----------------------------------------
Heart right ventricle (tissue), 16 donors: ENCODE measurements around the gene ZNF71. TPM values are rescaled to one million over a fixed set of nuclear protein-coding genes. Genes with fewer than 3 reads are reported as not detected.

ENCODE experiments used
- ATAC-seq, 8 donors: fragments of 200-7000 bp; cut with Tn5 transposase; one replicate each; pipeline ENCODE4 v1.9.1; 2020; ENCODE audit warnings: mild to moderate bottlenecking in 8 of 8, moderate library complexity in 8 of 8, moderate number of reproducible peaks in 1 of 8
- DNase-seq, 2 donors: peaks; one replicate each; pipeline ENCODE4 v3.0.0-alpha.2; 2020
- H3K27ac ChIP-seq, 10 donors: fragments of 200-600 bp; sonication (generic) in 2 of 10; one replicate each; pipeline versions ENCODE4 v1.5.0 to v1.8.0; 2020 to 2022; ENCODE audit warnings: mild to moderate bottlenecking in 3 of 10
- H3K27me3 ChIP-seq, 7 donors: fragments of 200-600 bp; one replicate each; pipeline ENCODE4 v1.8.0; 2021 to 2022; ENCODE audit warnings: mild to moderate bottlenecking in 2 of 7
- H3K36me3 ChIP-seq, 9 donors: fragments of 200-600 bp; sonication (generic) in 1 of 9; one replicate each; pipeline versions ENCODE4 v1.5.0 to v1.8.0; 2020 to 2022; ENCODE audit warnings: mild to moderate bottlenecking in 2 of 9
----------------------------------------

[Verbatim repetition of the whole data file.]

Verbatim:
Heart right ventricle (tissue), 16 donors: ENCODE measurements around the gene ZNF71. TPM values are rescaled to one million over a fixed set of nuclear protein-coding genes. Genes with fewer than 3 reads are reported as not detected.

ENCODE experiments used
- ATAC-seq, 8 donors: fragments of 200-7000 bp; cut with Tn5 transposase; one replicate each; pipeline ENCODE4 v1.9.1; 2020; ENCODE audit warnings: mild to moderate bottlenecking in 8 of 8, moderate library complexity in 8 of 8, moderate number of reproducible peaks in 1 of 8
- DNase-seq, 2 donors: peaks; one replicate each; pipeline ENCODE4 v3.0.0-alpha.2; 2020
- H3K27ac ChIP-seq, 10 donors: fragments of 200-600 bp; sonication (generic) in 2 of 10; one replicate each; pipeline versions ENCODE4 v1.5.0 to v1.8.0; 2020 to 2022; ENCODE audit warnings: mild to moderate bottlenecking in 3 of 10
- H3K27me3 ChIP-seq, 7 donors: fragments of 200-600 bp; one replicate each; pipeline ENCODE4 v1.8.0; 2021 to 2022; ENCODE audit warnings: mild to moderate bottlenecking in 2 of 7
- H3K36me3 ChIP-seq, 9 donors: fragments of 200-600 bp; sonication (generic) in 1 of 9; one replicate each; pipeline versions ENCODE4 v1.5.0 to v1.8.0; 2020 to 2022; ENCODE audit warnings: mild to moderate bottlenecking in 2 of 9